In spite of, or maybe because of, the unsettled political situation in Italy, the Milan fashion season was powerful. The overall impression was of all the established houses digging deep into their family histories, either polishing up or re-booting their brand for Spring/Summer 2020https://www.instagram.com/p/B2uvsrNH9xk/?utm_source=ig_embed&utm_campaign=dlfix
Milan is also notable for making a genuine and ongoing effort to reach for a greener world, with Giuseppe Sala, the Mayor of Milan, and Carlo Capasa, President of the Camera Nazionale della Moda Italiana (the Italian Chamber of Fashion) working with Livia Firth, founder of Eco Age. (Capasa and Firth, above, organise the Green Carpet Fashion Awards, held every September during Milan Fashion Week.) Italy, with important mills and factories as well as a tradition of handwork skills, seems to be the first country to make a positive effort.
Ferragamo: Balancing Act
“I put a major focus on making sure that there was a balance between shoes and clothes,” said Paul Andrew, Creative Director of Ferragamo, known famously for its footwear, but less widely for what is worn above.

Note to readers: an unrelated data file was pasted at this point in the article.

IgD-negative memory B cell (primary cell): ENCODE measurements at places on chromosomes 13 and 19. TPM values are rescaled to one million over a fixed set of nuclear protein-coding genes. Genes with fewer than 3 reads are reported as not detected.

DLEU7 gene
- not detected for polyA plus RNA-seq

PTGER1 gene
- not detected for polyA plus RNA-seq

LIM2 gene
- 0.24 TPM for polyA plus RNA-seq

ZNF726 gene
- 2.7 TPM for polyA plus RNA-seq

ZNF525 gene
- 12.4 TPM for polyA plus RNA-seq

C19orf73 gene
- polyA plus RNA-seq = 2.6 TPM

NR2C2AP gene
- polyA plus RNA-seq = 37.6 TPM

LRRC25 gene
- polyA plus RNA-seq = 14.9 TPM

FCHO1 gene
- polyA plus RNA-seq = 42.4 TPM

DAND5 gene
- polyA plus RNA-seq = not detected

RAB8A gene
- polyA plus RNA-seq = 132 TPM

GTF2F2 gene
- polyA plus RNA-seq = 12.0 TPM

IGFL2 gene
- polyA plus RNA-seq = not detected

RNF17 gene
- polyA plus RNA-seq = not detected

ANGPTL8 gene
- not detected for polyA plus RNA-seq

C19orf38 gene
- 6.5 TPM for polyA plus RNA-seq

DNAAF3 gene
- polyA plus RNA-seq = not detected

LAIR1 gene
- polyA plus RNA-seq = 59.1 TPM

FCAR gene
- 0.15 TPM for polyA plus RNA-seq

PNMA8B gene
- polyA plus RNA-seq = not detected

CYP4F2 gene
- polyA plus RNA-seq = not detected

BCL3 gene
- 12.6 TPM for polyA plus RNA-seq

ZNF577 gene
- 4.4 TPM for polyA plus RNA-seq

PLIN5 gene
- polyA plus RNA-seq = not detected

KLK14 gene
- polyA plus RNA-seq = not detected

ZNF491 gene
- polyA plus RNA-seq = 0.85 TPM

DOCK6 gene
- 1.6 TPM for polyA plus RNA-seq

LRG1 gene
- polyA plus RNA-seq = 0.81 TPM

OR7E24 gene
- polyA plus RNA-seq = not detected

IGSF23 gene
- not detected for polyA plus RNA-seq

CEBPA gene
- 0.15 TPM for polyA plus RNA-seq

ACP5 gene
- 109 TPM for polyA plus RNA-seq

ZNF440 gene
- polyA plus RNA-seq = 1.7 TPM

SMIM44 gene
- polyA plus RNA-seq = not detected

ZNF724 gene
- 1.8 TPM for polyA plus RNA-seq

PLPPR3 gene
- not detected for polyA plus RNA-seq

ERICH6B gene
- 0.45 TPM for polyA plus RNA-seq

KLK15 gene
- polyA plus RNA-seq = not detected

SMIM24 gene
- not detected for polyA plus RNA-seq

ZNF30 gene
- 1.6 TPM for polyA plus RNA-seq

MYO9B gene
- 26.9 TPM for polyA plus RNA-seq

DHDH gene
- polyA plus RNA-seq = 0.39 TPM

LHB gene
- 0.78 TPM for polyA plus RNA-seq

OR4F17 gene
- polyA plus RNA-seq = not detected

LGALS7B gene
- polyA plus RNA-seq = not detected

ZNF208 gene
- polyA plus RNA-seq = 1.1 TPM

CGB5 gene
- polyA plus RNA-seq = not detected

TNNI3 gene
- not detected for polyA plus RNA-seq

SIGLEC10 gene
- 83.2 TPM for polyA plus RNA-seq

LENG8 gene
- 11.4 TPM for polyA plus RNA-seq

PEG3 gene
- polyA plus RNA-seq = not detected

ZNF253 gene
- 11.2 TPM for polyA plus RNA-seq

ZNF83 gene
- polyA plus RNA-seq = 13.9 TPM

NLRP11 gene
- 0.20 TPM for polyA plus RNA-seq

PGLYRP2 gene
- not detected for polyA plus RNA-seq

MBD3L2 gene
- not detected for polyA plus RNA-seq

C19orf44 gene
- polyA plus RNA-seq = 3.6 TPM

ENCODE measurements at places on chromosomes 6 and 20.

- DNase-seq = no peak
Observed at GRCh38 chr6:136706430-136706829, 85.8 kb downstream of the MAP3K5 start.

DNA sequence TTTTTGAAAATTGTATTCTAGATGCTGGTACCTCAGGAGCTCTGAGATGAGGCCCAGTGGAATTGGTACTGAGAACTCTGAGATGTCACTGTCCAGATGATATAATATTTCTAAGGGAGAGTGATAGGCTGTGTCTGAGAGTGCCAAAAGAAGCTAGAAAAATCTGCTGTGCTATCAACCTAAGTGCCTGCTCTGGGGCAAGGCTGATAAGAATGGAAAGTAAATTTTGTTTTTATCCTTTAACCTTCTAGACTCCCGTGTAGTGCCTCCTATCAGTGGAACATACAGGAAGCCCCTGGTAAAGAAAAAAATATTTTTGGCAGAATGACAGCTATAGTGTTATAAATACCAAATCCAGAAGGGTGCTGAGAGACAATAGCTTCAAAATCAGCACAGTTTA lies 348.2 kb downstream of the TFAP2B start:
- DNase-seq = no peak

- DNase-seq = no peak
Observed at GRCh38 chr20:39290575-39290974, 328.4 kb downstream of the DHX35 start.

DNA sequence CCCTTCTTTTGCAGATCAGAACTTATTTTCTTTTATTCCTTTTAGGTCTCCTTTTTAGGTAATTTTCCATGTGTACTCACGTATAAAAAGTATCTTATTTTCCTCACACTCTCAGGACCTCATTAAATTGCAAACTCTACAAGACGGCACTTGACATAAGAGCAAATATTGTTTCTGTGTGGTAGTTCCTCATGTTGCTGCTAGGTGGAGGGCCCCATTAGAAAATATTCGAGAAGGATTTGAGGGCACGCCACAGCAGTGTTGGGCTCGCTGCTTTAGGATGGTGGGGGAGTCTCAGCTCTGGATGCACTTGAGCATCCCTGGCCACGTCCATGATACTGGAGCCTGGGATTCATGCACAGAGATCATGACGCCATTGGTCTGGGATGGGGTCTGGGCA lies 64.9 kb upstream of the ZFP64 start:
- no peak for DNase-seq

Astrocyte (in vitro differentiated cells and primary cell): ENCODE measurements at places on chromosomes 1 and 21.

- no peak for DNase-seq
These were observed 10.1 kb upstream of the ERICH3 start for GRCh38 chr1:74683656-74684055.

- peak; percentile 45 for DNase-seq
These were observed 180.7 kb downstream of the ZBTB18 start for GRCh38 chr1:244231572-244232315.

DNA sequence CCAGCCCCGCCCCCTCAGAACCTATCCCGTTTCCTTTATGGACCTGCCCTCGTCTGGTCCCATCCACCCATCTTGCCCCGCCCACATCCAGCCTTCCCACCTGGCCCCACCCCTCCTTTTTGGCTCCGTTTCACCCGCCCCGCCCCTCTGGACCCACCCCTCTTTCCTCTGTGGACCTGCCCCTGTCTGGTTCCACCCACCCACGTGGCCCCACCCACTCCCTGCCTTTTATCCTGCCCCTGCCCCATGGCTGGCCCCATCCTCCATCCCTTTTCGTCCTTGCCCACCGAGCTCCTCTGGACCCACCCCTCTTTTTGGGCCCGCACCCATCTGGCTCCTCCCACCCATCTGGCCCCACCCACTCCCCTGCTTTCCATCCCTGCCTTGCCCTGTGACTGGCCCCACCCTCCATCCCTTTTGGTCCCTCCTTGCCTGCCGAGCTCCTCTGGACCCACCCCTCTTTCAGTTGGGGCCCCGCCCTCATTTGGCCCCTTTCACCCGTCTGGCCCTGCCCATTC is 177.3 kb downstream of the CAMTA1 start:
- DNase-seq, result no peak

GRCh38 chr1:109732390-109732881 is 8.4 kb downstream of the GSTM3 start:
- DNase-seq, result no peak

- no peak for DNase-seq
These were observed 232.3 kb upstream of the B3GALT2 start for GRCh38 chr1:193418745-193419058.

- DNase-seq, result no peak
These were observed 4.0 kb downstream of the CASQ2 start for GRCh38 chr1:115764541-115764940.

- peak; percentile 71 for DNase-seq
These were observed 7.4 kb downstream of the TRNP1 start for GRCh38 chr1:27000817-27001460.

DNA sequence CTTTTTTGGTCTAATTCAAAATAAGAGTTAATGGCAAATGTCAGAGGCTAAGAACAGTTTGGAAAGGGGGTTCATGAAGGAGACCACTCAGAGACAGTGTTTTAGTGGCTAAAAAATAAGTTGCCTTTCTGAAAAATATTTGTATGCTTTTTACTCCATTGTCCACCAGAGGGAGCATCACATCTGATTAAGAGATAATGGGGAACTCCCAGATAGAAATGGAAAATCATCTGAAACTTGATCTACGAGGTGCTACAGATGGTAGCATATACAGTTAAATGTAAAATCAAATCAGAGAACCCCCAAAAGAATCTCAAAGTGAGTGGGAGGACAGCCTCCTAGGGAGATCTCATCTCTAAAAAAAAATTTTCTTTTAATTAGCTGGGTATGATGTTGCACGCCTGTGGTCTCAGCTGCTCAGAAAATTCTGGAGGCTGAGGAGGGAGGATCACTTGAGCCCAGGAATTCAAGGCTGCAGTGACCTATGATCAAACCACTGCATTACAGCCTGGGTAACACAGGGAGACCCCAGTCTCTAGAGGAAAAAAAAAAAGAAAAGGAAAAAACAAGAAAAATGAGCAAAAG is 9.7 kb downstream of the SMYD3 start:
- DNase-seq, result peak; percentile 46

https://www.instagram.com/p/B2q4tftHz9l/?utm_source=ig_embed&utm_campaign=dlfix“Before I started, there were so many different messages with different designers working on different categories,” he continued. “I hope I have straightened that out.”
It was rather the opposite. Curly shapes had a fresh focus on the body, to fit with the designer’s message of “joyful living”.
This idea of the joys of summer started with a photo on his mother’s mantelpiece of him and his brother on a summer holiday in Italy in the 1980s. This inspired Andrew to “bring back that feeling of fun and sun-drenched innocence into a modern context”.
At a show, it is impossible to grasp what skills have created the ultra-light fabrics, but the sense of movement was overriding.